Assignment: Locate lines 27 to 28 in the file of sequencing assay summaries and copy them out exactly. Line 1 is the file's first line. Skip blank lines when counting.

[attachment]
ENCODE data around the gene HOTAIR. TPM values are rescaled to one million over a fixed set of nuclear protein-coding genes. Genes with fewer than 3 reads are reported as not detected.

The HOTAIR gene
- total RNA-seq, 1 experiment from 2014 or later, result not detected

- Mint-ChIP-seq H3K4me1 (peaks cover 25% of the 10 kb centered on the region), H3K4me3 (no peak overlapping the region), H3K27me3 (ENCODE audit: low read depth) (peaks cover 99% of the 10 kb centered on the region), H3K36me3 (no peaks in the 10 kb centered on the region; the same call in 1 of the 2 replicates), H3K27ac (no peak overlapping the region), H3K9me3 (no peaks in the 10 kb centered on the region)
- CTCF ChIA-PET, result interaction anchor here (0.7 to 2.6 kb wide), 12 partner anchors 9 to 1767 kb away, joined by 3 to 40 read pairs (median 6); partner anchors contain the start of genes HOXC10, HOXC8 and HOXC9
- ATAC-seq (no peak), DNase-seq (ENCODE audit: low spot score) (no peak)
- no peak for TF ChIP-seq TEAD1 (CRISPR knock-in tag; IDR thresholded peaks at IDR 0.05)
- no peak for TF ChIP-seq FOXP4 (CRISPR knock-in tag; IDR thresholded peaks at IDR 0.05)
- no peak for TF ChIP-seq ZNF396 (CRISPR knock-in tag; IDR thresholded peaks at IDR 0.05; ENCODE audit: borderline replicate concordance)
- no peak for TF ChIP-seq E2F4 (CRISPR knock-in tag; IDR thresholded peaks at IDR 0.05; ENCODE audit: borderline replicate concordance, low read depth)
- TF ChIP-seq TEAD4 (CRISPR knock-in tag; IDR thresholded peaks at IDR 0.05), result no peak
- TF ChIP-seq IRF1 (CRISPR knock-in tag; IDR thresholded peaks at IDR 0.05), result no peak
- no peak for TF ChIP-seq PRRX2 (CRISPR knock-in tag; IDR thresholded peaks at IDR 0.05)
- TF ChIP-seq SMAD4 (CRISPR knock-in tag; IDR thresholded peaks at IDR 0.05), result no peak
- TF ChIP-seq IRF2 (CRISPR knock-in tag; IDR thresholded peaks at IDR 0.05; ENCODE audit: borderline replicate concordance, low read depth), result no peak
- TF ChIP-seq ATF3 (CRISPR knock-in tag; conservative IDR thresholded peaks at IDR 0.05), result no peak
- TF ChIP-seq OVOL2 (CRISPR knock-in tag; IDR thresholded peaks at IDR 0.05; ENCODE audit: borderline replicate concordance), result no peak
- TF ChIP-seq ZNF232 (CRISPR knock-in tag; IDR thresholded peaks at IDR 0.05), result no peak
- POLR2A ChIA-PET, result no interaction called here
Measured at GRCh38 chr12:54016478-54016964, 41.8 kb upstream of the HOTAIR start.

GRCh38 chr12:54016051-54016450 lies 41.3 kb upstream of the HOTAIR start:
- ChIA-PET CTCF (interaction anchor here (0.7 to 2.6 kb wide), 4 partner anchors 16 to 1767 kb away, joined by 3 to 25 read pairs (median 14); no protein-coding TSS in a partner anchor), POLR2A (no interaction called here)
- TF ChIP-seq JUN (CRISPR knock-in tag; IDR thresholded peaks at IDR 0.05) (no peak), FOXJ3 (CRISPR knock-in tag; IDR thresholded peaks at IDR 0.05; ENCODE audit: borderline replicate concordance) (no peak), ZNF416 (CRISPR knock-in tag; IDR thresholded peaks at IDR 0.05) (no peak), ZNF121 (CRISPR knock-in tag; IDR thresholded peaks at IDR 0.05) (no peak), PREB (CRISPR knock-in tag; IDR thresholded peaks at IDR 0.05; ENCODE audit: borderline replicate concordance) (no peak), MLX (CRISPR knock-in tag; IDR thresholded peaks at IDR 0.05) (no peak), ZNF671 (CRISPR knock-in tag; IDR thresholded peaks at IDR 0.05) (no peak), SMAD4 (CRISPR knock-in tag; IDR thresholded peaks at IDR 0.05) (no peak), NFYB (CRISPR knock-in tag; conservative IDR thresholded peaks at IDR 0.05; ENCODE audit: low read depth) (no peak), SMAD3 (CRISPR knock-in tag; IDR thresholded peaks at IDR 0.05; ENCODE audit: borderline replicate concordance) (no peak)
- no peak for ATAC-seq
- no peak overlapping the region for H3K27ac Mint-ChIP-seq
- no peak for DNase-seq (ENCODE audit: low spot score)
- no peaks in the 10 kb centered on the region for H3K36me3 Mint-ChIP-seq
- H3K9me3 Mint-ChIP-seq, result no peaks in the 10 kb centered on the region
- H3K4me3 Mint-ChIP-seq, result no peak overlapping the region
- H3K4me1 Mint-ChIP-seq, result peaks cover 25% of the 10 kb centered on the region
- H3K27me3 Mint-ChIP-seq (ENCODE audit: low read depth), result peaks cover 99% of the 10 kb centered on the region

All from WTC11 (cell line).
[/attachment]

- no peaks in the 10 kb centered on the region for H3K36me3 Mint-ChIP-seq
- H3K9me3 Mint-ChIP-seq, result no peaks in the 10 kb centered on the region